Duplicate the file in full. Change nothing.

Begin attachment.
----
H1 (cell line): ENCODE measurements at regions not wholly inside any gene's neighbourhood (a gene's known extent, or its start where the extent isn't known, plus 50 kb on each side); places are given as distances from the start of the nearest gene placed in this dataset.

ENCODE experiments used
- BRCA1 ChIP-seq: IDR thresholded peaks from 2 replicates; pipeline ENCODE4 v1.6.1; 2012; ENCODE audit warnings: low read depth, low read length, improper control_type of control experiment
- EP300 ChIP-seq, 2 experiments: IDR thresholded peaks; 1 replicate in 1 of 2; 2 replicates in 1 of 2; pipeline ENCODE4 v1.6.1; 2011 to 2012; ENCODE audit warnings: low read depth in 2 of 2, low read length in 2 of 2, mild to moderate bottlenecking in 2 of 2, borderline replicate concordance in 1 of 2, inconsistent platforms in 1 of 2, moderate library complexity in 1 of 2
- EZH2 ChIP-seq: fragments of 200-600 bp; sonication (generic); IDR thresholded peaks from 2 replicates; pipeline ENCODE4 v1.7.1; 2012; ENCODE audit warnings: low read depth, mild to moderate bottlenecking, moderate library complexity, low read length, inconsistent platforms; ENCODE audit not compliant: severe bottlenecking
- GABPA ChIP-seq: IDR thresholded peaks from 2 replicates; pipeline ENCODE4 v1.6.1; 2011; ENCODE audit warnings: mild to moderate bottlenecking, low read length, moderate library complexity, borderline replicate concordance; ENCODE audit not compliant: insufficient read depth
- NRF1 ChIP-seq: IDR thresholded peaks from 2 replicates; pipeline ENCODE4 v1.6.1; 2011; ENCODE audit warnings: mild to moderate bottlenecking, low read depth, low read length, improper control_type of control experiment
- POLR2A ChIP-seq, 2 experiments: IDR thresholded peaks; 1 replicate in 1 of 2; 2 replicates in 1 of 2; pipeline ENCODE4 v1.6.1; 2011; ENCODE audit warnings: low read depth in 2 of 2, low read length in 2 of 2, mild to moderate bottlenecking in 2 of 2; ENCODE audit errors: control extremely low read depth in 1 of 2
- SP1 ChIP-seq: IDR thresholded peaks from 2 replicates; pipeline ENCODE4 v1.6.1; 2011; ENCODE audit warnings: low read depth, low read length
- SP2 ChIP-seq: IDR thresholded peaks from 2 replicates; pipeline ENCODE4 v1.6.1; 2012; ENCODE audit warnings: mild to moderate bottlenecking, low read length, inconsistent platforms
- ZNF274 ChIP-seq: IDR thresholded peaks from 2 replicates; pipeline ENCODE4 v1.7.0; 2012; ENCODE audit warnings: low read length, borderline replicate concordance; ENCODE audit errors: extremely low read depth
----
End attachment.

H1 (cell line): ENCODE measurements at regions not wholly inside any gene's neighbourhood (a gene's known extent, or its start where the extent isn't known, plus 50 kb on each side); places are given as distances from the start of the nearest gene placed in this dataset.

ENCODE experiments used
- BRCA1 ChIP-seq: IDR thresholded peaks from 2 replicates; pipeline ENCODE4 v1.6.1; 2012; ENCODE audit warnings: low read depth, low read length, improper control_type of control experiment
- EP300 ChIP-seq, 2 experiments: IDR thresholded peaks; 1 replicate in 1 of 2; 2 replicates in 1 of 2; pipeline ENCODE4 v1.6.1; 2011 to 2012; ENCODE audit warnings: low read depth in 2 of 2, low read length in 2 of 2, mild to moderate bottlenecking in 2 of 2, borderline replicate concordance in 1 of 2, inconsistent platforms in 1 of 2, moderate library complexity in 1 of 2
- EZH2 ChIP-seq: fragments of 200-600 bp; sonication (generic); IDR thresholded peaks from 2 replicates; pipeline ENCODE4 v1.7.1; 2012; ENCODE audit warnings: low read depth, mild to moderate bottlenecking, moderate library complexity, low read length, inconsistent platforms; ENCODE audit not compliant: severe bottlenecking
- GABPA ChIP-seq: IDR thresholded peaks from 2 replicates; pipeline ENCODE4 v1.6.1; 2011; ENCODE audit warnings: mild to moderate bottlenecking, low read length, moderate library complexity, borderline replicate concordance; ENCODE audit not compliant: insufficient read depth
- NRF1 ChIP-seq: IDR thresholded peaks from 2 replicates; pipeline ENCODE4 v1.6.1; 2011; ENCODE audit warnings: mild to moderate bottlenecking, low read depth, low read length, improper control_type of control experiment
- POLR2A ChIP-seq, 2 experiments: IDR thresholded peaks; 1 replicate in 1 of 2; 2 replicates in 1 of 2; pipeline ENCODE4 v1.6.1; 2011; ENCODE audit warnings: low read depth in 2 of 2, low read length in 2 of 2, mild to moderate bottlenecking in 2 of 2; ENCODE audit errors: control extremely low read depth in 1 of 2
- SP1 ChIP-seq: IDR thresholded peaks from 2 replicates; pipeline ENCODE4 v1.6.1; 2011; ENCODE audit warnings: low read depth, low read length
- SP2 ChIP-seq: IDR thresholded peaks from 2 replicates; pipeline ENCODE4 v1.6.1; 2012; ENCODE audit warnings: mild to moderate bottlenecking, low read length, inconsistent platforms
- ZNF274 ChIP-seq: IDR thresholded peaks from 2 replicates; pipeline ENCODE4 v1.7.0; 2012; ENCODE audit warnings: low read length, borderline replicate concordance; ENCODE audit errors: extremely low read depth